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ASU Electronic Theses and Dissertations


This collection includes most of the ASU Theses and Dissertations from 2011 to present. ASU Theses and Dissertations are available in downloadable PDF format; however, a small percentage of items are under embargo. Information about the dissertations/theses includes degree information, committee members, an abstract, supporting data or media.

In addition to the electronic theses found in the ASU Digital Repository, ASU Theses and Dissertations can be found in the ASU Library Catalog.

Dissertations and Theses granted by Arizona State University are archived and made available through a joint effort of the ASU Graduate College and the ASU Libraries. For more information or questions about this collection contact or visit the Digital Repository ETD Library Guide or contact the ASU Graduate College at gradformat@asu.edu.


Multiphase flows are an important part of many natural and technological phe- nomena such as ocean-air coupling (which is important for climate modeling) and the atomization of liquid fuel jets in combustion engines. The unique challenges of multiphase flow often make analytical solutions to the governing equations impos- sible and experimental investigations very difficult. Thus, high-fidelity numerical simulations can play a pivotal role in understanding these systems. This disserta- tion describes numerical methods developed for complex multiphase flows and the simulations performed using these methods. First, the issue of multiphase code verification is addressed. Code verification answers the question "Is …

Contributors
Brady, Peter, Herrmann, Marcus, Lopez, Juan, et al.
Created Date
2011

This dissertation describes a process for interface capturing via an arbitrary-order, nearly quadrature free, discontinuous Galerkin (DG) scheme for the conservative level set method (Olsson et al., 2005, 2008). The DG numerical method is utilized to solve both advection and reinitialization, and executed on a refined level set grid (Herrmann, 2008) for effective use of processing power. Computation is executed in parallel utilizing both CPU and GPU architectures to make the method feasible at high order. Finally, a sparse data structure is implemented to take full advantage of parallelism on the GPU, where performance relies on well-managed memory operations. With …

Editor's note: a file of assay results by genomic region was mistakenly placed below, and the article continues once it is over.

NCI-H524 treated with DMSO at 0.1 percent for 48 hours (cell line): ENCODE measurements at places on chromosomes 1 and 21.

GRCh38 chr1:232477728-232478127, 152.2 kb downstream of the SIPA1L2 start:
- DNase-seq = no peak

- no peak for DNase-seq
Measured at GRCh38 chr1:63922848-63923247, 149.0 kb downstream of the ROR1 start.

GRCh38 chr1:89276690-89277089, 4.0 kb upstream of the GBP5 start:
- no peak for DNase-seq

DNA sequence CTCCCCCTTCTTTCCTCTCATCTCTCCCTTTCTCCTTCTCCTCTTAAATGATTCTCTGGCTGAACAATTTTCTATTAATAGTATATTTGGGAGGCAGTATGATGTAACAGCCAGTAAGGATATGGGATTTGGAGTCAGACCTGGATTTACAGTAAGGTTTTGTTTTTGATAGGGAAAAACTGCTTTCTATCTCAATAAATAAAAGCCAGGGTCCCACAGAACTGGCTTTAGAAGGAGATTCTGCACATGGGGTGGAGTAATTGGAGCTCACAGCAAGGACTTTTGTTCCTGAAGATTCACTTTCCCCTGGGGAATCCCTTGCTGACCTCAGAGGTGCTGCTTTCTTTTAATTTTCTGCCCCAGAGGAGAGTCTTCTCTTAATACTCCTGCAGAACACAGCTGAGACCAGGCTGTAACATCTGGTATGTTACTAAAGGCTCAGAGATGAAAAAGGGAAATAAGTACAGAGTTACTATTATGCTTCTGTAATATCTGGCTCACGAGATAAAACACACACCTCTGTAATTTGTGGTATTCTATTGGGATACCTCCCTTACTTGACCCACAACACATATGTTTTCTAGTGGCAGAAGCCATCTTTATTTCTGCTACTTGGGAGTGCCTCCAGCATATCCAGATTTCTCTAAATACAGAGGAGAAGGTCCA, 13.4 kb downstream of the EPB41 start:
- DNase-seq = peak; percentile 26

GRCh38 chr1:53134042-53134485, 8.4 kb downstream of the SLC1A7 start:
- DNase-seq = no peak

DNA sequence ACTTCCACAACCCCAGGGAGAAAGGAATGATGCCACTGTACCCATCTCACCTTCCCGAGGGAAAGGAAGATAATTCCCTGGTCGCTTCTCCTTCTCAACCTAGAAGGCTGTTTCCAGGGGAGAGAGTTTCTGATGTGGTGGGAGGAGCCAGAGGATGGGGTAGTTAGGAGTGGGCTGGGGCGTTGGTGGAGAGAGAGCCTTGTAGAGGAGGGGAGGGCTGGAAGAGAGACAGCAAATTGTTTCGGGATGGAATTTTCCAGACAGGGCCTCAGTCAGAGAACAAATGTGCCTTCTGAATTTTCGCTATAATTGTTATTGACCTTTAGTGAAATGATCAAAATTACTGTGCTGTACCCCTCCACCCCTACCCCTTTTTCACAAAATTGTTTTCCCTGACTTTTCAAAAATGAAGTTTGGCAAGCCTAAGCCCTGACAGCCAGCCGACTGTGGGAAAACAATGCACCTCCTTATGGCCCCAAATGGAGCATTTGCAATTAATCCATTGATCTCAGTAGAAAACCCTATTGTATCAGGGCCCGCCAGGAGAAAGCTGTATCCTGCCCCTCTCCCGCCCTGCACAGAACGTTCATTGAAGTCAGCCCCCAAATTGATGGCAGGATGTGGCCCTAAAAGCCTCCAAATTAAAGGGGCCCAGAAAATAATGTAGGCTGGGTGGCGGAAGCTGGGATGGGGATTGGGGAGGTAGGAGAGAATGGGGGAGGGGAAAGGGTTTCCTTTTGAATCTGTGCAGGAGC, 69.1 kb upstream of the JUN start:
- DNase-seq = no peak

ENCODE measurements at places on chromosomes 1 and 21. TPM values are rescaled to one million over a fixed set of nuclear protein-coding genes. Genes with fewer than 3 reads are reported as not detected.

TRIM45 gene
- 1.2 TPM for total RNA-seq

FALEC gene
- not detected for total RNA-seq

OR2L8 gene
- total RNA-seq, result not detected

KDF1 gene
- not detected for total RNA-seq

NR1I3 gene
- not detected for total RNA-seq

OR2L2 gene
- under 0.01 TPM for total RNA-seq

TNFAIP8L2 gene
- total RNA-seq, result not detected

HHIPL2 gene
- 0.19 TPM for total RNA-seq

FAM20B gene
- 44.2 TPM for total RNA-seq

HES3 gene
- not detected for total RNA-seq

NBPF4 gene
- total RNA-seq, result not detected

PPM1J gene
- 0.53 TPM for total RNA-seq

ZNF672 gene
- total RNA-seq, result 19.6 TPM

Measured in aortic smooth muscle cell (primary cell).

Contributors
Jibben, Zechariah, Herrmann, Marcus, Squires, Kyle, et al.
Created Date
2015

The study of deflagration to detonation transition (DDT) in explosives is of prime importance with regards to insensitive munitions (IM). Critical damage owing to thermal or shock stimuli could translate to significant loss of life and material. The present study models detonation and deflagration of a commonly used granular explosive: cyclotetramethylene-tetranitramine, HMX. A robust literature review is followed by computational modeling of gas gun and DDT tube test data using the Sandia National Lab three-dimensional multi-material Eulerian hydrocode CTH. This dissertation proposes new computational practices and models that aid in predicting shock stimulus IM response. CTH was first used to …

Contributors
Mahon, Kelly Susan, Lee, Taewoo, Herrmann, Marcus, et al.
Created Date
2015

This dissertation introduces FARCOM (Fortran Adaptive Refiner for Cartesian Orthogonal Meshes), a new general library for adaptive mesh refinement (AMR) based on an unstructured hexahedral mesh framework. As a result of the underlying unstructured formulation, the refinement and coarsening operators of the library operate on a single-cell basis and perform in-situ replacement of old mesh elements. This approach allows for h-refinement without the memory and computational expense of calculating masked coarse grid cells, as is done in traditional patch-based AMR approaches, and enables unstructured flow solvers to have access to the automated domain generation capabilities usually only found in tree …

Contributors
Ballesteros, Carlos Alberto, Herrmann, Marcus, Adrian, Ronald, et al.
Created Date
2019